• On the approach of night the convicts washed their face and hands in the shops, and, at the ringing of the yard bell, they formed a line according to the number of their cells, and marched to the washroom near the kitchen where their mush and molasses and a tin cup of water were placed in rows by the cooks. Picking up their supper without breaking a stride, they marched to their cells. There they ate their meager supper in silence.

  • At an early hour the men were required by a ringing of the hall bell to take off their clothing and go to bed, not to get up again, but from necessity, until the ringing of the morning bell almost ten hours later. It was a long night.

The superintendent mused to himself, times certainly have changed, and not all for the better. He picked up the report for a second time and thought - what "bell" is the officer writing about? Being thoroughly familiar with the institution, he knew that there never had been anything but small shop bells used in the industrial shop area; in fact, he didn't know of the existence of any bell in the entire facility large enough to conceal a five gallon pail.

Noting that the officer had needed assistance when moving the bell because it was so heavy, Deegan became more interested; he wanted to know more about this bell. He picked up the telephone and asked the chart sergeant to relieve Jack Farrington, the reporting officer, from his work assignment and direct him to come to the warden's office for an interview.

Within minutes officer Farrington arrived in the administrator's office. He quickly affirmed the details of his written report. He also mentioned that he had to search for quite awhile before he found the fermenting concoction that smelled so strongly. An old timer who had worked in the prison for years, Jack was able to provide additional information about the bell.

The cover of retired Deputy Superintendent John N. Miskell's "The Long Watch of Cooper John" features a bell tower detail section from an 19th century illustration of Auburn Prison.

Jack stated that the bell in question had been moved to the steel shop after it had been uncovered under a pile of scrap lumber in the basement of ward five in the Women's Prison complex.

That move had been made twelve years earlier when those buildings were scheduled for demolition to make room for the new school building since erected on the same site.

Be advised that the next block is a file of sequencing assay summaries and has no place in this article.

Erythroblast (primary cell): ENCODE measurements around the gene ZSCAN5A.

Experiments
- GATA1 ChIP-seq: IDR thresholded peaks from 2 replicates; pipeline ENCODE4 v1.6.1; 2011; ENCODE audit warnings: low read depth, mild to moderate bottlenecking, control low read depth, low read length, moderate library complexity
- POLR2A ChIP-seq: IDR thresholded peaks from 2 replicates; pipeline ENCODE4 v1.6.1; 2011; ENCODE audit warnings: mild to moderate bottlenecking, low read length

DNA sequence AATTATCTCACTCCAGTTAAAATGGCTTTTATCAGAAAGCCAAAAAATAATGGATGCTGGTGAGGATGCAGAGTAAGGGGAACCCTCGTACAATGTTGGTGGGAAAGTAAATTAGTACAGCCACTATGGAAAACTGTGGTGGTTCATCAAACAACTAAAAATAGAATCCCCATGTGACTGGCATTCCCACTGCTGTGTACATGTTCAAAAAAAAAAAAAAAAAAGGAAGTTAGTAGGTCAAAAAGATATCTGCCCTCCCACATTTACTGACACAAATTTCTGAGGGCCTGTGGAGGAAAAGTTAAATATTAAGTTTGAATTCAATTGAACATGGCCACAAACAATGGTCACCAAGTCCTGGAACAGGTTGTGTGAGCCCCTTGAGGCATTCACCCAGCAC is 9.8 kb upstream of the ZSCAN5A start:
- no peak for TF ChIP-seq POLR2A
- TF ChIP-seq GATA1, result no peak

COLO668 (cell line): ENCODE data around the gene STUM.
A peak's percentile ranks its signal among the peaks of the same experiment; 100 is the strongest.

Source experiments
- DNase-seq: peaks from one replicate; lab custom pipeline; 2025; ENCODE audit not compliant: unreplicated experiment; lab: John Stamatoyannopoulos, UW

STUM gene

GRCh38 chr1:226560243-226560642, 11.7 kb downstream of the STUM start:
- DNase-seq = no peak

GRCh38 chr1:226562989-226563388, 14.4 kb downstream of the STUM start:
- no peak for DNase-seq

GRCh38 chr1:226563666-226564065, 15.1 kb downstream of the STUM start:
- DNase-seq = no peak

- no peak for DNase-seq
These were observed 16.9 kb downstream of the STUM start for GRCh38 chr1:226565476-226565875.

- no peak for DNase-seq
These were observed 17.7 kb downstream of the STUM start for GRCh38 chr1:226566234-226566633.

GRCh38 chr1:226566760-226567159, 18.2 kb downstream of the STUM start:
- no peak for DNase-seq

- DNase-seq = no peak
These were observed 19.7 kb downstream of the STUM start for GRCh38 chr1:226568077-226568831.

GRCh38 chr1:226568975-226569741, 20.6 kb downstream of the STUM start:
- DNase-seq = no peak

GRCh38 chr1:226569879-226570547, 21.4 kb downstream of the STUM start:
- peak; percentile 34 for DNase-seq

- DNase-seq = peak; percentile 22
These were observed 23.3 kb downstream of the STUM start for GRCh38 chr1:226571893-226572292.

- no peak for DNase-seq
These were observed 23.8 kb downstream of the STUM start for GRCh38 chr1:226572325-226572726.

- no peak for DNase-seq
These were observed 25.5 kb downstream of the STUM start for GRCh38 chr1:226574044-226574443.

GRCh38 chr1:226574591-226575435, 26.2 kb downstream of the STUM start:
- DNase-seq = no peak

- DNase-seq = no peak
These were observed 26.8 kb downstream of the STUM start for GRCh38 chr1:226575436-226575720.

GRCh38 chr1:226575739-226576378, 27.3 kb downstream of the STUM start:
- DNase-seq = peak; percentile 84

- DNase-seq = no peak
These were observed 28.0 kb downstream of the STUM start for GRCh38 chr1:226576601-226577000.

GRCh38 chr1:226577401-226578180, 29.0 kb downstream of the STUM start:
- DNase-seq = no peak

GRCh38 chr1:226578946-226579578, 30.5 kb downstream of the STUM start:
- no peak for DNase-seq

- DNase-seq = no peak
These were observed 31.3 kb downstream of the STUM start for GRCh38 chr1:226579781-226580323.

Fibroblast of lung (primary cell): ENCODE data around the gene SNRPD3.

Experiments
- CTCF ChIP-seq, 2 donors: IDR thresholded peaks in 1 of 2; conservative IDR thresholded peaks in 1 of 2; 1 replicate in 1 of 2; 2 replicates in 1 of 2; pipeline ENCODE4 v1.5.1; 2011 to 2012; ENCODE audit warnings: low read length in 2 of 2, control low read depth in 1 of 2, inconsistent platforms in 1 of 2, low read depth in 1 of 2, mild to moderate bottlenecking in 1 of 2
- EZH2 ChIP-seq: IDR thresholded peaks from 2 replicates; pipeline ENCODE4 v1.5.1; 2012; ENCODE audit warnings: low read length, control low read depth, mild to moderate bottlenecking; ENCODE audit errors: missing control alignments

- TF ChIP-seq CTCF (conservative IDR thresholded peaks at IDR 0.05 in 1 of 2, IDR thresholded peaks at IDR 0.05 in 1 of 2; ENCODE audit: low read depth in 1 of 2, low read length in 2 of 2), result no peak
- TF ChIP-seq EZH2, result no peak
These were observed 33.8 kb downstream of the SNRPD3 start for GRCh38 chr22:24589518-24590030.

At that time no one seemed to know what to do with the bell, so it had been moved to the steel shop rather than hauled away to the dump. Later it was just forgotten.

Now an inmate used it as a place to hide his booze, booze he would never be allowed to enjoy, for Jack had poured it down the sewer.

After Jack left, John sat in his chair with his hands locked behind his head, thinking about how the prison had looked when he was growing up as a boy in Auburn, back to the days long before he first entered the heavy, wrought iron Front Gate to begin his career as a prison guard.

Searching his memory, Deegan recalled that there had been a large, free hanging bell in the bell tower located on the peak of the original Administration Building. Above the bell on a separate platform stood the statue of a revolutionary war soldier known as "Copper John."

Originally the bell was used as an alarm to warn the citizens of Auburn that there was trouble inside of the prison and to alert members of the local volunteer militia. The militia were expected to rush to the prison to provide assistance if needed.

The old administration building was removed and replaced with the present building during the major renovation of the prison during the 1930s. "Copper John" ascended to new eminence on top of the new building but, as the bell was no longer needed, it was replaced by an electric siren.

Was it possible, Deegan thought, that the bell hidden away in a musty old basement for nearly forty years was actually a valuable memento of the original prison built in 1817 - 1823?

In the next few days photographs of the original bell tower were located by Jim Hill in the identification office. Jim made several enlargements of the bell itself. Down in the maintenance shop Tex Stanton had the bell cleaned up before he examined it more closely. He furnished the information that the bell was made of rough bronze, stands 24" tail and weighs 250 pounds.

Above is prison bell tower detail from a 1853 Cayuga map etching.

A comparison of the bell in the photos and the bell on the state shop floor proved that the superintendent's hunch was correct; it was one and the same bell. There was only one exception, the bell in the photo had a clapper which was now missing. Without a clapper, the bell looked incomplete.